While rendering my scene with OpenGL, I sometimes add an overlay which contains information, settings and a few draggable items. Currently, the overlay has a slightly transparent background to make text easily readable while still allowing the scene to shine through and to let the user see the scene behind/through the overlay.

I would like to replace the transparent background with a translucent background, which (as far as I know) requires the clear image of the scene to be heavily blurred*. And especially on mobile devices (e.g. iPad) with high resolutions and limited processing power, lots of texture lookups and real-time rendering don't work well together.

Is there a way to make real-time translucency feasible on mobile devices like the iPad? Or is there a way to avoid the need to heavily blur the scene in every frame?


As suggested in the comments, here is an image I just found in the Wikipedia that describes the difference between transparency (right column) and translucency (middle column).

Opacity, translucency and transparency

(Image source: Wikipedia)

*I know there is the two-pass blur (first blur in one and then in the other direction) to reduce texture lookups. But for translucency this still requires quite a large number of texture lookups.

  • $\begingroup$ I'm not sure I'm understanding you. Slightly transparent == translucent. So you're already using translucency. Could you clarify what you're trying to do? Fully transparent background? (Aka, clear/invisible) Or translucent background? (Aka, you can see some stuff behind it, but covered with the background color) $\endgroup$
    – RichieSams
    Commented Aug 10, 2015 at 19:44
  • $\begingroup$ @RichieSams Currently I use a simple black background with an applied alpha transparency. So the scene can be seen, but is still sharp, which distracts the readability of the text. Thus I would like to change the simple alpha transparency to translucency. A real-world example maybe is the difference between looking through colored respectively iced glass. $\endgroup$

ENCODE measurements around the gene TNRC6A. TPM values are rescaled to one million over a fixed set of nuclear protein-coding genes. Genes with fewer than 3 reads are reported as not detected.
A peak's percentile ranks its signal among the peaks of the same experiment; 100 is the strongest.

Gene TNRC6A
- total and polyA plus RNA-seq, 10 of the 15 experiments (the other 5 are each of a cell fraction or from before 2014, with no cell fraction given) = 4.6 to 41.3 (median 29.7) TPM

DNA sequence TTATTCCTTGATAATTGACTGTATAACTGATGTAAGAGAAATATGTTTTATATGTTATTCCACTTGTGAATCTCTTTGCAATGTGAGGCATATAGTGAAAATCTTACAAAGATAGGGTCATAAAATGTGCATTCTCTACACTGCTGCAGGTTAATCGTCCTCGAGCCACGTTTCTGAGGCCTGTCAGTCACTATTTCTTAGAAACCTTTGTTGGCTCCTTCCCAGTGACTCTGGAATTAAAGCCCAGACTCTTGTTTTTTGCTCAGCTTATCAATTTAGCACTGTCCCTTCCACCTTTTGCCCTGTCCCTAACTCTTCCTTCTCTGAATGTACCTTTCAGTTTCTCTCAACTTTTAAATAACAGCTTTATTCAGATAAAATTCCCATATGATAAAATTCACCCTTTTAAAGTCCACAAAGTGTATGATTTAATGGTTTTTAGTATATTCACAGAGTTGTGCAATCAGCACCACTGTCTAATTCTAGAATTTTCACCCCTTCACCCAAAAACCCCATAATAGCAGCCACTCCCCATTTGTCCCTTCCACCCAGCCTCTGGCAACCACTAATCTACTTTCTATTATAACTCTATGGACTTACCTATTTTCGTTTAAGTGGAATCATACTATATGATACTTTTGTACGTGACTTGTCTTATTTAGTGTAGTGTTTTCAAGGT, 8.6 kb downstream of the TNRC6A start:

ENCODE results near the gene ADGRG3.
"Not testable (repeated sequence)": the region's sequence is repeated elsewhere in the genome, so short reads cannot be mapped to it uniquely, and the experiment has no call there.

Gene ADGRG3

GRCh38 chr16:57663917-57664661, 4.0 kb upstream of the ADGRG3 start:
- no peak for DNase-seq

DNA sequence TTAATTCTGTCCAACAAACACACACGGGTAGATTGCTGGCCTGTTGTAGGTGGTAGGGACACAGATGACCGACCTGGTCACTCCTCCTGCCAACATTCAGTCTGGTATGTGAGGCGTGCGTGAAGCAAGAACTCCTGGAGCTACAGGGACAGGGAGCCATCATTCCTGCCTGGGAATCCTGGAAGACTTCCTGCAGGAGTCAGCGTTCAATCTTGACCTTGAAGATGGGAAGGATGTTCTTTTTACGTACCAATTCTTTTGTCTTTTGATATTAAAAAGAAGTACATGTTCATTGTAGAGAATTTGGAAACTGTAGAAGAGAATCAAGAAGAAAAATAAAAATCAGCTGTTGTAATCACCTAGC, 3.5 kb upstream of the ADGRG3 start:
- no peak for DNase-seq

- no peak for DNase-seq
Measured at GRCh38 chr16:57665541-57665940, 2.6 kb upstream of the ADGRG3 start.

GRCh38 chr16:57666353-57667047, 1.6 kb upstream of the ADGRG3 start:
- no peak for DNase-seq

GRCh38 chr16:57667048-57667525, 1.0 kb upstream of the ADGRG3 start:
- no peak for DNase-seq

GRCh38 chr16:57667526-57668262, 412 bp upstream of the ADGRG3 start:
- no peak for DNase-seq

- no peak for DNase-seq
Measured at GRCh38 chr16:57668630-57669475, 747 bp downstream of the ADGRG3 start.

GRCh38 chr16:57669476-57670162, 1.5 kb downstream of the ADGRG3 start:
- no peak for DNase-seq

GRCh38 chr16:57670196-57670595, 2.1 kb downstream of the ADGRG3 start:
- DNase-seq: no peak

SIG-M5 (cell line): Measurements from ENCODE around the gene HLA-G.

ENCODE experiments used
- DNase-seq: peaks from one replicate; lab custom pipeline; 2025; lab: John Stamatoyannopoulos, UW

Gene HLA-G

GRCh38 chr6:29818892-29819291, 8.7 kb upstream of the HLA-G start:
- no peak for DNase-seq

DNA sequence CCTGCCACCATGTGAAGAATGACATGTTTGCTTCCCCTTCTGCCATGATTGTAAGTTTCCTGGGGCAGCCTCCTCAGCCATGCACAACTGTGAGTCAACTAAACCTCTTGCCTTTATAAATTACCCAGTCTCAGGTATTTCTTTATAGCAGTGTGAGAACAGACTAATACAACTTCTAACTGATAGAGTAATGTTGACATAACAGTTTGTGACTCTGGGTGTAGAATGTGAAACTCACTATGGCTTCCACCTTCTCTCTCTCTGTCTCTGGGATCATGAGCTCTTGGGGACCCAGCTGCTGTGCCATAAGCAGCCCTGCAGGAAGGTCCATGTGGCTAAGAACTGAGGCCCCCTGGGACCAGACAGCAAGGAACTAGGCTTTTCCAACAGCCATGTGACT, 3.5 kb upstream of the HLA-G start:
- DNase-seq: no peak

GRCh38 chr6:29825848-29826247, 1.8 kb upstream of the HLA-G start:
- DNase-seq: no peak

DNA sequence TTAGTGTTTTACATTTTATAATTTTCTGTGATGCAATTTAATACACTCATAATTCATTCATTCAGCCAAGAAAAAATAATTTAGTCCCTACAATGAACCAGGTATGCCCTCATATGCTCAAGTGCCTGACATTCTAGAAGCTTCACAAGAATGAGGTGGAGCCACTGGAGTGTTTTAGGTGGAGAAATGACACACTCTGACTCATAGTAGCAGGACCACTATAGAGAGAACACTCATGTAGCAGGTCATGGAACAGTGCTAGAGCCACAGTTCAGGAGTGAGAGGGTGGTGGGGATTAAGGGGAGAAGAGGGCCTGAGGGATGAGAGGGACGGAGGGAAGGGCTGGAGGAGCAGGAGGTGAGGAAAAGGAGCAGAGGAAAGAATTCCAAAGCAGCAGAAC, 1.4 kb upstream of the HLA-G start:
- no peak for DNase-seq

– Nero
    Commented Aug 10, 2015 at 20:07
  • $\begingroup$ @Nero In graphics, "translucent" doesn't usually imply "frosted" or "iced", so I suggest making what your looking for clearer in your question, since I was also quite confused by it. $\endgroup$
    – yuriks
    Commented Aug 10, 2015 at 20:22
  • $\begingroup$ @yuriks translucent: (of a substance) allowing light, but not detailed shapes, to pass through. Translucent generally has the meaning used in the question, so this seems clear. $\endgroup$ Commented Aug 13, 2015 at 10:58

2 Answers 2


I think you may want to take another look at the iOS user interface if you consider real-time blurs to be out of range of mobile hardware:

iOS control center iOS notification center

Blurs are totally in range of mobile hardware. Yes, you need a fairly large number of texture samples for a blur with a large kernel, but the texture samples are also cached very well, and you can use a separable blur, which effectively means that an MxN blur requires M + N samples, not M * N samples. You can also take advantage of hardware bilinear sampling to reduce the number of samples that your blur requires.

  • 1
    $\begingroup$ I know about the Notification Center and Control Center. But I doubt that these blurs are calculated in real time as the active app is frozen while one of them is shown (or at least it does not update the UI anymore). But the links look promising. Thanks! $\endgroup$
    – Nero
    Commented Aug 11, 2015 at 6:40
  • 1
    $\begingroup$ @Nero I suspect that's mostly for power reasons. When you swipe down from the Springboard to get to Spotlight, you get a variable-width blur depending on how far you've pulled down, and that's certainly real-time. $\endgroup$ Commented Aug 11, 2015 at 14:30

There's no way around it. If you want the area behind the textboxes to appear blurry... you're gonna have to blur it.

One way to mitigate the performance cost is to be sure to use a 2-pass separable blur.

Another measure that will probably help (depending on how much of the screen your textboxes cover) is to use scissoring or a stencil test to only compute the blur in the areas of the screen that will later be covered by textboxes. If you do this, be sure to leave an extra vertical padding of at least half the width of your blur kernel, otherwise, the second blurring pass will try to sample uncomputed texels in the intermediate texture, leading to artifacts or darkening of the blur near the edges of the textbox areas. (This isn't an issue for the first pass since you'll be sampling from the original unmasked texture there.)


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